• "Earth’s two essential food chains, in the sea and on land, collapsed. About seventy-five per cent of all species went extinct. More than 99.9999 per cent of all living organisms on Earth died."
  • "We can trace our origins back to that event," said the paleontologist, Robert DePalma. "To actually be there at this site, to see it, to be connected to that day, is a special thing. This is the last day of the Cretaceous. When you go one layer up — the very next day — that’s the Paleocene, that’s the age of mammals, that’s our age."

Dig in.

3. A country of monopolies

Across industries, the U.S. has become a country of monopolies, Axios Future Editor Steve LeVine writes:

  • Three companies control about 80% of mobile telecoms.
  • Three have 95% of credit cards.
  • Four have 70% of airline flights. (hat tip: The Economist)
  • Four companies control 66% of U.S. hogs slaughtered in 2015, 85% of the steer, and half the chickens. (h/t Open Markets Institute)
  • Four companies control 85% of U.S. corn seed sales, up from 60% in 2000.
Bonus: Pic du jour
Michael Kappeler/dpa via AP

Swedish climate activist Greta Thunberg, 16 (first row, center, behind the "E" of "House") attends a Friday for Future youth rally in Berlin, Germany, yesterday.

  • "Thousands of students skipped school ... as part of a growing worldwide youth movement demanding faster action against climate change." (AP)
4. 🇸🇦 Deep reportage: Ignatius on Saudi aftermath

What's new: "U.S. defense and intelligence contractors [know] it will be difficult for them to do new business with Saudi Arabia until MBS takes responsibility for the Khashoggi killing," WashPost columnist David Ignatius writes after interviewing more than a dozen knowledgeable American and Saudi sources.

  • The crown prince must demonstrate, "through specific reforms, that such a crime won’t be repeated."
  • "Until that occurs, Saudi Arabia will face limits from the State Department and Congress."

Why it matters ... "Khashoggi may have accomplished in death what he never achieved in his writing: He has backed MBS into a corner."

  • Now Mohammed bin Salman must "either ... take responsibility for his actions and address Saudi human rights violations, or risk losing the U.S. military and intelligence support that has been essential for the kingdom's security."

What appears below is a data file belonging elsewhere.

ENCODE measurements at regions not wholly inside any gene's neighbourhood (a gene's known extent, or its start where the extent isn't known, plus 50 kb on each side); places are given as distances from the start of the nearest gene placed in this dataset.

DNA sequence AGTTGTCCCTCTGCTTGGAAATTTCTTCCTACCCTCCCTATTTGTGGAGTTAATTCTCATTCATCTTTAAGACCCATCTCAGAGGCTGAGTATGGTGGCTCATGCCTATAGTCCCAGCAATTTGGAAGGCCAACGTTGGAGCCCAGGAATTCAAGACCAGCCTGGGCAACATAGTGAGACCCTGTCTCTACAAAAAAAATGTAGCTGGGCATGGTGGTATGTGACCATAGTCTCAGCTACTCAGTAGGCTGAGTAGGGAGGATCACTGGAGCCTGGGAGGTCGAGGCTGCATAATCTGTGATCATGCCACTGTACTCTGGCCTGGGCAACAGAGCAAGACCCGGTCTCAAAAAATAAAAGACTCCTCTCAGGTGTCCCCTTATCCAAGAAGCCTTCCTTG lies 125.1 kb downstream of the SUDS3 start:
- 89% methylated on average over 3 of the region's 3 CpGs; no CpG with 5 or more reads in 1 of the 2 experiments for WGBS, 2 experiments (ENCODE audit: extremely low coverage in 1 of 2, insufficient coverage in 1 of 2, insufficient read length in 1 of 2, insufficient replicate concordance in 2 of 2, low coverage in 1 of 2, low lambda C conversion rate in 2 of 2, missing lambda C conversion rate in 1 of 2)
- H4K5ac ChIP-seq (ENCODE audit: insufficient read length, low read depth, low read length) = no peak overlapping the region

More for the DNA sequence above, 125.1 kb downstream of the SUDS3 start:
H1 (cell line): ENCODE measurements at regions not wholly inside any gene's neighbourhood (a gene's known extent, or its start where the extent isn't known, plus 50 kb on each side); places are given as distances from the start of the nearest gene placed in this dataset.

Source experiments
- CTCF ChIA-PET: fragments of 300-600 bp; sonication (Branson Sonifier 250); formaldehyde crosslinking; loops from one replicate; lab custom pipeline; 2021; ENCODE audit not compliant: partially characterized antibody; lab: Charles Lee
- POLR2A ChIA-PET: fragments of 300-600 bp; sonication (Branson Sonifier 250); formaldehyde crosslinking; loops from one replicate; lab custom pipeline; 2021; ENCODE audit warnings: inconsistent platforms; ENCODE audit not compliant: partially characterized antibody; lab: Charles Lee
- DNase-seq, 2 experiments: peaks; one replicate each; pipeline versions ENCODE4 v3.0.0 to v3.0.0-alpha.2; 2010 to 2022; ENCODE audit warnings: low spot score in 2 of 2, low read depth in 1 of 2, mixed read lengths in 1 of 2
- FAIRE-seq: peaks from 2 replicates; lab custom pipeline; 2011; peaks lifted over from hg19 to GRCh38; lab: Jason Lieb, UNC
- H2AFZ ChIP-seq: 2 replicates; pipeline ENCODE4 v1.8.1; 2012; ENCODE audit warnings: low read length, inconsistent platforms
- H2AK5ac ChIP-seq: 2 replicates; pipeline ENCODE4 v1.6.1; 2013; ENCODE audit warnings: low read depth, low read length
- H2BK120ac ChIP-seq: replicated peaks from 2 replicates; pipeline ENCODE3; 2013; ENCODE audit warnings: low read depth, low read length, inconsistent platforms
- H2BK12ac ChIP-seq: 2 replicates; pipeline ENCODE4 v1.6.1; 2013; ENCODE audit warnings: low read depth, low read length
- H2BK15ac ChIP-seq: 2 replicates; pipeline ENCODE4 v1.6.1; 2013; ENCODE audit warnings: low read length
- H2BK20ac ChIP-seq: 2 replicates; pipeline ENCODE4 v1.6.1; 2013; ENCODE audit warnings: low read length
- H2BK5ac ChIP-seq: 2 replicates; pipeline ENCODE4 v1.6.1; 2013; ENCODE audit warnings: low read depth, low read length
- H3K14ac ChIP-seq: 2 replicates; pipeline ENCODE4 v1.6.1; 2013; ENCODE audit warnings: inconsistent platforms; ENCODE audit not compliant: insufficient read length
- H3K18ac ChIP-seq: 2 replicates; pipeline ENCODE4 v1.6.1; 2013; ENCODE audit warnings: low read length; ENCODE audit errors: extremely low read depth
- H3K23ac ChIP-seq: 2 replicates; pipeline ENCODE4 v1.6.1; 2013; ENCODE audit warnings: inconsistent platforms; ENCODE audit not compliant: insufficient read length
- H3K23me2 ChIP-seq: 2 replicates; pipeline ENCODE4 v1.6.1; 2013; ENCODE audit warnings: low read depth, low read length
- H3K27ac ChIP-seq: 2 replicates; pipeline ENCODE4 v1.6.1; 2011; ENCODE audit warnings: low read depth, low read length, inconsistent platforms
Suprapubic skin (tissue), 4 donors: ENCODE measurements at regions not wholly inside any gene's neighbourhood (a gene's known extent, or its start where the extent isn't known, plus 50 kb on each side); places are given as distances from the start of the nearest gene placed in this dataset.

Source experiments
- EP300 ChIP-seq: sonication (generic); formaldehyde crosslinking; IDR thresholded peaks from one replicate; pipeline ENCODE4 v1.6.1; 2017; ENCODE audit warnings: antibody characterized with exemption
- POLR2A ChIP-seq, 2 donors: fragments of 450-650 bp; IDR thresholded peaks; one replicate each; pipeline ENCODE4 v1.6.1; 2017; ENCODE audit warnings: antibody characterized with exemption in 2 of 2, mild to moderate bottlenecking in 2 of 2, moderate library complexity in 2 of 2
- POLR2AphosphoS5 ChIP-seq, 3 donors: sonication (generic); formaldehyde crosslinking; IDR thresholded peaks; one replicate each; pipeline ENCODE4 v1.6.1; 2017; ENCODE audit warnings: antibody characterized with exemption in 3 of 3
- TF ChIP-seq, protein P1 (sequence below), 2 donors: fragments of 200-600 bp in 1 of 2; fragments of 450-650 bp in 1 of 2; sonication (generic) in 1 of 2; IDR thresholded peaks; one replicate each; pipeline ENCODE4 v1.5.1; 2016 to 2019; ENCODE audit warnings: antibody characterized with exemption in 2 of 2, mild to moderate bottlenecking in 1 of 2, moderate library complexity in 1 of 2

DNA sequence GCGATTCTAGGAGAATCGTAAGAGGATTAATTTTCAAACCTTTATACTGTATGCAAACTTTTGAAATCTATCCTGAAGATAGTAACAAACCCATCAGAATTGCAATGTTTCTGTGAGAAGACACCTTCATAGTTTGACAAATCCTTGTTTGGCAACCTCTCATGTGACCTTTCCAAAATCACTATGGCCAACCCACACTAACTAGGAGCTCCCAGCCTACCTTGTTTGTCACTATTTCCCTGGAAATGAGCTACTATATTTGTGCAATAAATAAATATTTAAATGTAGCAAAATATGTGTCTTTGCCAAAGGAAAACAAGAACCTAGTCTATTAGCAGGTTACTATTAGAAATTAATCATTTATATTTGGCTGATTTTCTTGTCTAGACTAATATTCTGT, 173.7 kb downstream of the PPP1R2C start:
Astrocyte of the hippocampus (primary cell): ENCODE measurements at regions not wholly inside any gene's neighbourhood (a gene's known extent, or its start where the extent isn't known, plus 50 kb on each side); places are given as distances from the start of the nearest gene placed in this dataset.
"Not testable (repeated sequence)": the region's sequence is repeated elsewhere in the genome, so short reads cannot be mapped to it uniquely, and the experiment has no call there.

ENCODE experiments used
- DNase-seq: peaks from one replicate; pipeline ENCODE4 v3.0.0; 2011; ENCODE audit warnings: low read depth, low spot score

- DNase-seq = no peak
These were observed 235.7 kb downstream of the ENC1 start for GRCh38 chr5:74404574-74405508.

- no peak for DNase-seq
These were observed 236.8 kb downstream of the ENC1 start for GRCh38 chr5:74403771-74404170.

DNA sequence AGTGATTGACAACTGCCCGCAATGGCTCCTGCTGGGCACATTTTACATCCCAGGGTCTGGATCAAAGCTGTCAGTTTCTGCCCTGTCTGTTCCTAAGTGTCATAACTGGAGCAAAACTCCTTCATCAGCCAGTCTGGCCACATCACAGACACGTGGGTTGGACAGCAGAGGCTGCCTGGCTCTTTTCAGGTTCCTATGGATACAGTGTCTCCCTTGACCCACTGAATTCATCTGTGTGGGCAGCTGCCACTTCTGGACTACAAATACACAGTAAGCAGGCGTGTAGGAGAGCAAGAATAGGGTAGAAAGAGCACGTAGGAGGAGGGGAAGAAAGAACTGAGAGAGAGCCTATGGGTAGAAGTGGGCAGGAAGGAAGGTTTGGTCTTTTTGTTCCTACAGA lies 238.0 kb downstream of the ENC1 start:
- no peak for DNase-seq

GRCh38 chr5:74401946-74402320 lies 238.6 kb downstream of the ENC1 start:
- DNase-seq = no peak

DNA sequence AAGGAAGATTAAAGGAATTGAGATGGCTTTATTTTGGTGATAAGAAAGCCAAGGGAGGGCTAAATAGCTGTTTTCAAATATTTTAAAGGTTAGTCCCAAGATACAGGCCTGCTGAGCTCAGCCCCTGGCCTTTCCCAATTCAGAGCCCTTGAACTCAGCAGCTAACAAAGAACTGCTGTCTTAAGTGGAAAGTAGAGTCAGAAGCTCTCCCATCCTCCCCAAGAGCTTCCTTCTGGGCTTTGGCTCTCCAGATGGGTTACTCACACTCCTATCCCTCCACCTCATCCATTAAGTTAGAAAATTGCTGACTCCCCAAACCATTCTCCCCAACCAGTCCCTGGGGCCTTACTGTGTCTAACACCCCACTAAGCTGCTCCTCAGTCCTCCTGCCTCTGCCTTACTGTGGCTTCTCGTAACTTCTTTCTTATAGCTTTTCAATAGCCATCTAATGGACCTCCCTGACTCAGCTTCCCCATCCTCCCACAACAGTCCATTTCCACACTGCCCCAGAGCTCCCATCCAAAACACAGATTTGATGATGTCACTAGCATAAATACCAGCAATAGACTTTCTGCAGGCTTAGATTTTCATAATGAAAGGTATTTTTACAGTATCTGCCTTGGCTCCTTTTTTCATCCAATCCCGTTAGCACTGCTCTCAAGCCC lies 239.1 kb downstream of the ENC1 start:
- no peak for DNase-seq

Keep reading.

5. How Trump celebrates
Brad Parscale (Photo: Fox News)

Trump campaign manager Brad Parscale, asked by Fox News' Jesse Watters about Trump's mood, during a "Watters World" interview taped to air at 8 tonight:

He has been very easy to work with this week. He's been very smiley. ...
I was in the White House this week; he served me hors d'oeuvres. That was a first. ... [A] little pigs in a blanket, some meatballs. ...
He gave me a Diet Coke; he was very happy. It was my first [time] in nine years serving, of hors d'oeuvres from the president. Which is safe to say, very good mood.

Chaser ... On tomorrow's WashPost Outlook cover, "Trump is a sore winner," by senior editor Marc Fisher, co-author of "Trump Revealed":

  • "In his business life, Trump often refused to settle for good news, insisting on making big, antagonistic gestures to humiliate defeated opponents."
6. 📚 1 book thing

Candace Bushnell's next project is a book for young women of the #MeToo era, AP reports:

  • "HarperCollins Children's Books announced ... that the 'Sex and the City' author is teaming up with best-selling young adult writer Katie Cotugno on 'Rules for Being a Girl.'"
  • "The novel is scheduled for April 2020. It tells the story of a high school senior named Marin and what happens when a teacher makes advances on her."

"In the spirit of Bushnell's Carrie Bradshaw, Marin becomes a columnist, writing 'Rules for Being a Girl' in the high school newspaper."

  • Bushnell said in a statement that she wanted to address a "new generation of girls" about how they're treated.
  • Cotugno has written such books as "99 Days" and "How to Love" and describes herself as the author of "messy, complicated, feminist love stories."
Mike Allen